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Blood Cells Mol Dis. 2002 Sep-Oct;29(2):168-73.

Genetic heterogeneity underlies juvenile hemochromatosis phenotype: analysis of three families of northern Greek origin.

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First Department of Medicine, Laikon Hospital, University of Athens Medical School, Athens 11527, Greece.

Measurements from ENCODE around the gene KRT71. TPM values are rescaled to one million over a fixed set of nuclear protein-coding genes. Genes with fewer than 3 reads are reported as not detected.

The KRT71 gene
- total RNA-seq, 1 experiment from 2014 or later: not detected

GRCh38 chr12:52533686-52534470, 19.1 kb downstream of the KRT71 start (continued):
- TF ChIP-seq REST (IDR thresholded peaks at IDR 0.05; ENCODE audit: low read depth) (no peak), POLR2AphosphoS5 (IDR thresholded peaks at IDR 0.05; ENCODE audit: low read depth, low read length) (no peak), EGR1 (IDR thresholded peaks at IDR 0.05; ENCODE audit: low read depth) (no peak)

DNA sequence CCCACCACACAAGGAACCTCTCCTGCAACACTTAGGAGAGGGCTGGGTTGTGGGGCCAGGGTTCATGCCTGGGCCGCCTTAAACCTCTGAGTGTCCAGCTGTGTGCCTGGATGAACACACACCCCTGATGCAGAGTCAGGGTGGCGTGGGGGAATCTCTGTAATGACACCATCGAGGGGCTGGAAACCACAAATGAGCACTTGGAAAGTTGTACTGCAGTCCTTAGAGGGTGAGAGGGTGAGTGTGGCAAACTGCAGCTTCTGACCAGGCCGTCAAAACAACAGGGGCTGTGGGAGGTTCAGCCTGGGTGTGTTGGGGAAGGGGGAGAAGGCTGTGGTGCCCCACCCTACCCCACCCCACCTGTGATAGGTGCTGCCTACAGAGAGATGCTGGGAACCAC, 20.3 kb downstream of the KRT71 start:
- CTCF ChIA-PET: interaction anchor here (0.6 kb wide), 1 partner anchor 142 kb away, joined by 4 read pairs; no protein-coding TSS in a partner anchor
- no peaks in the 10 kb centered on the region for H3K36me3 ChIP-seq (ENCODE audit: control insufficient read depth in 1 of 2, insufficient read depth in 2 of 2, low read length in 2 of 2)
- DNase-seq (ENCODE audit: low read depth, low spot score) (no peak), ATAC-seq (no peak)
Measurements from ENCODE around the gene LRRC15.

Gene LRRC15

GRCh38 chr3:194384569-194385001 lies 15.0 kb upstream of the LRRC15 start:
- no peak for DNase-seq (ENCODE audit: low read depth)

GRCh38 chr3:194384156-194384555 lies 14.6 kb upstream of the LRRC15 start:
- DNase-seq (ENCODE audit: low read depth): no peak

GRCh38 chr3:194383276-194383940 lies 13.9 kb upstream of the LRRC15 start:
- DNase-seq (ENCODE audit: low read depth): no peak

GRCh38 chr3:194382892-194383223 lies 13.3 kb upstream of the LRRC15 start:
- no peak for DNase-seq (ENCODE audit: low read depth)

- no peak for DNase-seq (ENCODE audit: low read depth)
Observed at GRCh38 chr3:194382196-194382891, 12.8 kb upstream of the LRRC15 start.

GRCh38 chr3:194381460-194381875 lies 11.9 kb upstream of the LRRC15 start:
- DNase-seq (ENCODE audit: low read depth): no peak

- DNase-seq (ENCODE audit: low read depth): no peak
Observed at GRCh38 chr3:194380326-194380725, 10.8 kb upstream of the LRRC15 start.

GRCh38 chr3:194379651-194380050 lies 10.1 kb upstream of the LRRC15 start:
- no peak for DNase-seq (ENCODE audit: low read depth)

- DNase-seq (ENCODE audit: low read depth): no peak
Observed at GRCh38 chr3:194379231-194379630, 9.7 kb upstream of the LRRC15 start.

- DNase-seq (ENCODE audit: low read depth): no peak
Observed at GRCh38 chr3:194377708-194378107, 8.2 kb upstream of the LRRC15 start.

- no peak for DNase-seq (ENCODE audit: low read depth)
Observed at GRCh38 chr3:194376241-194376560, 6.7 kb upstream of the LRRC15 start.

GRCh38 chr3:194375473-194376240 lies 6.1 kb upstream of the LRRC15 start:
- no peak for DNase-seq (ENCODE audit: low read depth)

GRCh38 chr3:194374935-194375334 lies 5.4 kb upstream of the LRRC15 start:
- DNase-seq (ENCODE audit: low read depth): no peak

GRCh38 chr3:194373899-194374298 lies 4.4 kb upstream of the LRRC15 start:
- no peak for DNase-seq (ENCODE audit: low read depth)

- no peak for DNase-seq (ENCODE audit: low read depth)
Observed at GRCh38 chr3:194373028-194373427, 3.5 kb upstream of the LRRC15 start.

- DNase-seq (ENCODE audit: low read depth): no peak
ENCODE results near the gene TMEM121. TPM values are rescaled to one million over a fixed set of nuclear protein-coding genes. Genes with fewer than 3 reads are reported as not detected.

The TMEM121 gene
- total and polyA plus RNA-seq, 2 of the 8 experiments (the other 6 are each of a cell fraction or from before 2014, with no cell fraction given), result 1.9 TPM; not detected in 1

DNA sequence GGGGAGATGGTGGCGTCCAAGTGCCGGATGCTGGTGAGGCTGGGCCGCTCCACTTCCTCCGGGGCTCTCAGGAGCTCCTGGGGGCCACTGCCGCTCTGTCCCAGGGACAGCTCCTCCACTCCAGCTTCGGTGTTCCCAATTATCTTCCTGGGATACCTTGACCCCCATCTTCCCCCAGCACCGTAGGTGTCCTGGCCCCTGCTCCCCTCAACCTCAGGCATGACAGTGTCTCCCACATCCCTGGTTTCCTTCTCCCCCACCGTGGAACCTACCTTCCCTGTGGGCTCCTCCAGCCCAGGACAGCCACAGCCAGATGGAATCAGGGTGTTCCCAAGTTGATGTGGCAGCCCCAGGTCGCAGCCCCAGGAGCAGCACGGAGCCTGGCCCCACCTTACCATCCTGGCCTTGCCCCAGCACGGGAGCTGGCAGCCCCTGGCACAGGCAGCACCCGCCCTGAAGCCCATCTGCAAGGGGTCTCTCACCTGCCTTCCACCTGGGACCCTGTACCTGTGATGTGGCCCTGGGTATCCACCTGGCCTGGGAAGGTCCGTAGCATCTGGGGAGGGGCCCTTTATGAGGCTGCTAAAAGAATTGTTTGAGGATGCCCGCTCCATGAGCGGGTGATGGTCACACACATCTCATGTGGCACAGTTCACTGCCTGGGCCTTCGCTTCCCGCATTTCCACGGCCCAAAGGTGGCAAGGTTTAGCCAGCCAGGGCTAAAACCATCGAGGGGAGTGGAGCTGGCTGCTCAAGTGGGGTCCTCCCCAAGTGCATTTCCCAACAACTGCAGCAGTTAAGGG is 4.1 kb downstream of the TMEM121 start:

Hereditary hemochromatosis is a genetically heterogeneous disease. Common HFE mutations (C282Y and H63D) are related to the majority of hereditary hemochromatosis cases in populations of Northern European ancestry (HFE1). Juvenile hemochromatosis (JH) is a more severe iron overload disorder, usually presenting at the second decade of life. The gene responsible for JH lies on a genetic locus at chromosome 1q. We have performed a genetic linkage study in three families of Northern Greek origin with typical clinical features of JH. In two families results were in accordance with linkage to chromosome 1q. In one family linkage of the disease to the genetic loci at 1q21, 7q22, and 6p22 was excluded. We suggest that more than one gene may underlie the JH phenotype. This genetic type of hemochromatosis may be designated 1q unlinked juvenile hemochromatosis. Family studies are necessary to establish the genetic diagnosis of JH.

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